The United States has warned Iran over its alleged support for Shi'ite Huthi rebels in Yemen, saying it will not "stand by" and let Tehran destabilize the region.
The warning from Secretary of State John Kerry comes amid calls by Tehran for peace talks to resolve the crisis in Yemen.
Speaking to the U.S. television station PBS on April 8, Kerry said Washington knows Iran is aiding the rebels in Yemen.
"There are obviously supplies that have been coming from Iran," he said. "There are a number of flights every single week that have been flying in."
Kerry added that the United States would back any state in the Middle East that felt threatened by Iran.
He said his country "is not going to stand by while the region is destabilized or while people engage in overt warfare across lines, international boundaries, and other countries."
The United States has stepped up its support for a Saudi-led coalition conducting air strikes and delivering weapons to Yemen's pro-government forces in their battle against Shi'ite Huthis and mutinous government forces.
The rebels have taken large parts of Yemen, including the capital, Sanaa.
Their drive into the key seaport of Aden forced President Abd-Rabbu Mansour Hadi to flee to Saudi Arabia.
Iran, which denies allegations it is providing military aid to the Huthi fighters, says it has dispatched a navy destroyer and another vessel to the Gulf of Aden.
Rear Admiral Habibollah Sayyari told state media on April 8 that the move aimed at "safeguarding naval routes for vessels in the region."
In a televised speech on April 9, Iran's Supreme Leader Ayatollah Ali Khamenei called for a halt in the two-week-old campaign of air strikes in Yemen, saying it was an act of "aggression" against Yemen and its people.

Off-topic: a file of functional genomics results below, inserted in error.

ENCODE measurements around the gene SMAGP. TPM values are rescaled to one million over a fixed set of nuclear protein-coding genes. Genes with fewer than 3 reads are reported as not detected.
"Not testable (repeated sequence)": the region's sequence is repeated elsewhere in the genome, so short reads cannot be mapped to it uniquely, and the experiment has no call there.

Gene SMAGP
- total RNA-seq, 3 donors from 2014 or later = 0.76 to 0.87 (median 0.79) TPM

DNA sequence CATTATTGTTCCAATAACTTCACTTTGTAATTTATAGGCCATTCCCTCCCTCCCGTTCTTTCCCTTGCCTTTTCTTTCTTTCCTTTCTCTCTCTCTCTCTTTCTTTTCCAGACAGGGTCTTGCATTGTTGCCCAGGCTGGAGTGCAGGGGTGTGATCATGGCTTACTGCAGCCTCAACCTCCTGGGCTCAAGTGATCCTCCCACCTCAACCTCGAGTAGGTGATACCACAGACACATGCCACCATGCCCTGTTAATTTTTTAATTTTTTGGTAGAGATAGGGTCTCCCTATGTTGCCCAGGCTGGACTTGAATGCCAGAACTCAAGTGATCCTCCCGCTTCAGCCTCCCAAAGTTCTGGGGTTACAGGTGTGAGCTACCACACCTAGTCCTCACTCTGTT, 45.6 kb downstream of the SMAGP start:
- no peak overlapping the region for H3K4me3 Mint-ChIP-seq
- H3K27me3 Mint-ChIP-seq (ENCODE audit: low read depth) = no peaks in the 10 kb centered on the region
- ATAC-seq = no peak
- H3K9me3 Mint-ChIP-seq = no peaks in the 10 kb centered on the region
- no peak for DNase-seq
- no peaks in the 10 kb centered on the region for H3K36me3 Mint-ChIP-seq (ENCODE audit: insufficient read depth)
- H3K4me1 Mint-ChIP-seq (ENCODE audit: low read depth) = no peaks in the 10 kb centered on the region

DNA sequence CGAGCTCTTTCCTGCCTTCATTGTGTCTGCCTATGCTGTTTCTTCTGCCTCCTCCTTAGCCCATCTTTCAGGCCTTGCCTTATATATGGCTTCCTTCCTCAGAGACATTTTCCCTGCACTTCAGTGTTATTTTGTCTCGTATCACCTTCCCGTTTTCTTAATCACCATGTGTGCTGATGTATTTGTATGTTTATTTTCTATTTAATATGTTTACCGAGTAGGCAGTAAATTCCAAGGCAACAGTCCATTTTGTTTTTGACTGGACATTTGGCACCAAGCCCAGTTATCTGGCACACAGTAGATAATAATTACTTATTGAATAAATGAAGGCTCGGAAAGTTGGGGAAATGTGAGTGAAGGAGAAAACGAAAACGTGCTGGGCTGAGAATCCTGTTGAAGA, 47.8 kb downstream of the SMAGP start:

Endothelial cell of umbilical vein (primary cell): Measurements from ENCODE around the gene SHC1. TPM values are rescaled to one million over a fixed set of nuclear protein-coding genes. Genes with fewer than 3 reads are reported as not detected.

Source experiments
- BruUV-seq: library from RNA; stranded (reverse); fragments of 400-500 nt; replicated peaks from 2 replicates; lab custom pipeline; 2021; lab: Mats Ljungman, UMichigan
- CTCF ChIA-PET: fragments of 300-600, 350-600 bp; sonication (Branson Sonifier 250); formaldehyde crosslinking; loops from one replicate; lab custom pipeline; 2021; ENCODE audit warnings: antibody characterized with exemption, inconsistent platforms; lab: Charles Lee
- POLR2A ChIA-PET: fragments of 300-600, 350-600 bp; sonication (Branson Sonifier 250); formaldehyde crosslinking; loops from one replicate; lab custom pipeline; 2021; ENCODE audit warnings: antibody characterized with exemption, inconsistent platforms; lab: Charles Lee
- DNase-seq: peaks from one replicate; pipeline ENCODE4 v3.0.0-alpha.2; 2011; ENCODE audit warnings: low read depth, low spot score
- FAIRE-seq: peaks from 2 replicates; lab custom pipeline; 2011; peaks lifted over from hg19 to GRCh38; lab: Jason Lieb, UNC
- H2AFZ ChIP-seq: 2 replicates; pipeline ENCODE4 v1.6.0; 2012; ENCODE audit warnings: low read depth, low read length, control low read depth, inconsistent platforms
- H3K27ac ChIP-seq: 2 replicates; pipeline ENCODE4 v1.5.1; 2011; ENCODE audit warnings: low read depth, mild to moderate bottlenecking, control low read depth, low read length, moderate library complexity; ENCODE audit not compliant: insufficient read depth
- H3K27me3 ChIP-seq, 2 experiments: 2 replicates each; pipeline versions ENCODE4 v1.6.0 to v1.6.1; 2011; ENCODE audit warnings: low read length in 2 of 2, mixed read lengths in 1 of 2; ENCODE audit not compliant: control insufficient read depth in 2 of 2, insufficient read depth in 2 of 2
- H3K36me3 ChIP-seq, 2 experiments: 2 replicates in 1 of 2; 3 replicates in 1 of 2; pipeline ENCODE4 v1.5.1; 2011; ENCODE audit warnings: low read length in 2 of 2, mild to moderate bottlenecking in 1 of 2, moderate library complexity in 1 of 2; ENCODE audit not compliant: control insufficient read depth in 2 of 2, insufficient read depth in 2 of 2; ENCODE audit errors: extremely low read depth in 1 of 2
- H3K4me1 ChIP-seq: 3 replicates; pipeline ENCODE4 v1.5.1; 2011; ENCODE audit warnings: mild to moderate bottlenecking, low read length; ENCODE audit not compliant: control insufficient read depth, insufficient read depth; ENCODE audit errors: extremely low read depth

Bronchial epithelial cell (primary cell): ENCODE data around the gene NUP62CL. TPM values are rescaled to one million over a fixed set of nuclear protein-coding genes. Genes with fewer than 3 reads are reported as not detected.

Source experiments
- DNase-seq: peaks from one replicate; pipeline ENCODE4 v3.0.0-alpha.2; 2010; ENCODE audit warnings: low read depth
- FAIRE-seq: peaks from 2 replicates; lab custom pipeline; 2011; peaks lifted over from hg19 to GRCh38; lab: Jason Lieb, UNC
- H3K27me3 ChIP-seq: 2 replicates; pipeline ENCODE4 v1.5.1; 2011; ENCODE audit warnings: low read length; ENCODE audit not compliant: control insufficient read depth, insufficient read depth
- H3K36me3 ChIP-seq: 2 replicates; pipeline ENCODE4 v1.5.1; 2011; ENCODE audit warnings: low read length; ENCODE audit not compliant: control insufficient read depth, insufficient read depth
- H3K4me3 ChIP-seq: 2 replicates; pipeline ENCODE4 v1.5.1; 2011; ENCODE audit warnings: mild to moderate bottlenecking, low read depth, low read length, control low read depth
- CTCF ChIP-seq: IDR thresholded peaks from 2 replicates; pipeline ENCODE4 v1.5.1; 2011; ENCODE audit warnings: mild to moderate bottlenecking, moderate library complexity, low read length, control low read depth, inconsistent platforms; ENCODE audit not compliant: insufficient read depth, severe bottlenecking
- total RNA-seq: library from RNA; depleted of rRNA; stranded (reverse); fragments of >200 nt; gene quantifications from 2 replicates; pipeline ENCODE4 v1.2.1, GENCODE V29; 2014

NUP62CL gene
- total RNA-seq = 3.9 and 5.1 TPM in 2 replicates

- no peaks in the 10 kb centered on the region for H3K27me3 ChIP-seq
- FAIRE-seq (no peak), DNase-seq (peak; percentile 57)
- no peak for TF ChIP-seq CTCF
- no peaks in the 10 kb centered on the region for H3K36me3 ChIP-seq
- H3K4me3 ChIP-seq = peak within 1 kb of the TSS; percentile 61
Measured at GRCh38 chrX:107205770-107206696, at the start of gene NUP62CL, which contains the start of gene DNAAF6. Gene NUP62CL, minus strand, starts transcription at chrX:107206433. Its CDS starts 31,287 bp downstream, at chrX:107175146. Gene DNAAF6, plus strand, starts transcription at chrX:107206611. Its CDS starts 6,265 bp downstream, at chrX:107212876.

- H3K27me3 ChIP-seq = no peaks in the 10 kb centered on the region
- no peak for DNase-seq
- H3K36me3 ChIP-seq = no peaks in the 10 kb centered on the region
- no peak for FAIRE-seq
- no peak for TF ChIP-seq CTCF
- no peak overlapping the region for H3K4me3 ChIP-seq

"This is a crime and genocide that can be prosecuted in international courts," he added.
Earlier on April 9, Iranian President Hassan Rohani said countries in the region should work to bring the country's rival factions to the negotiating table.
"A great nation like Yemen will not submit to bombing," he said. "Let us all think about ending war; let us think about a cease-fire."
On a visit to Pakistan, Iranian Foreign Minister Mohammad Javad Zarif met on April 9 with Pakistani Prime Minister Nawaz Sharif and Chief of Army Staff General Raheel Sharif.
The visit comes as Pakistan's parliament is debating whether to contribute forces to the Saudi-led coalition.
A Pakistani military statement said the talks between Zarif and Sharif focused on the situation in the Middle East, border management, and possible defense and security cooperation.
"The unity and integrity of the Ummah [the global community of Muslims] and greater harmony among the Muslims was emphasized," it added.
In Abu Dhabi, the foreign minister of the United Arab Emirates criticized Iran for "systematic" meddling in Yemen and said Tehran "is doing the same in Lebanon, Syria, Iraq, Afghanistan, and Pakistan."
Foreign Minister Sheikh Abdullah bin Zayed told a news conference on April 8 that Gulf Arabs could have "positive, normal" ties with Iran, but "each time we try to come close to Iran it starts spoiling the region."
Sheikh Abdullah also said any ground operation by the Saudi-led coalition would need a "green light" from what he called Hadi's "legitimate" Yemeni government.
In comments published on April 9, Turkish President Recep Tayyip Erdogan said Saudi Arabia, Turkey, and Iran "should be involved in efforts for a diplomatic solution" in Yemen.
In another development, Saudi Arabia's aviation authorities announced they prevented an Iranian plane carrying 260 pilgrims from entering the kingdom's airspace, saying the aircraft lacked appropriate permissions.
The pilgrims had hoped to arrive in Saudi Arabia on April 8 to perform Umrah, a pilgrimage to Mecca that can be undertaken at any time of year.
Fighting has intensified in the port city of Aden between the Huthis and militiamen loyal to the president, while coalition warplanes continued to bomb rebel targets across the country.
Amid a deteriorating humanitarian situation, boats carrying aid docked in Aden for the first time since the aerial campaign began on March 26.
The World Health Organization says at least 560 people were killed and some 1,700 others wounded in Yemen between March 19 and April 4.
Another 100,000 people fled their homes.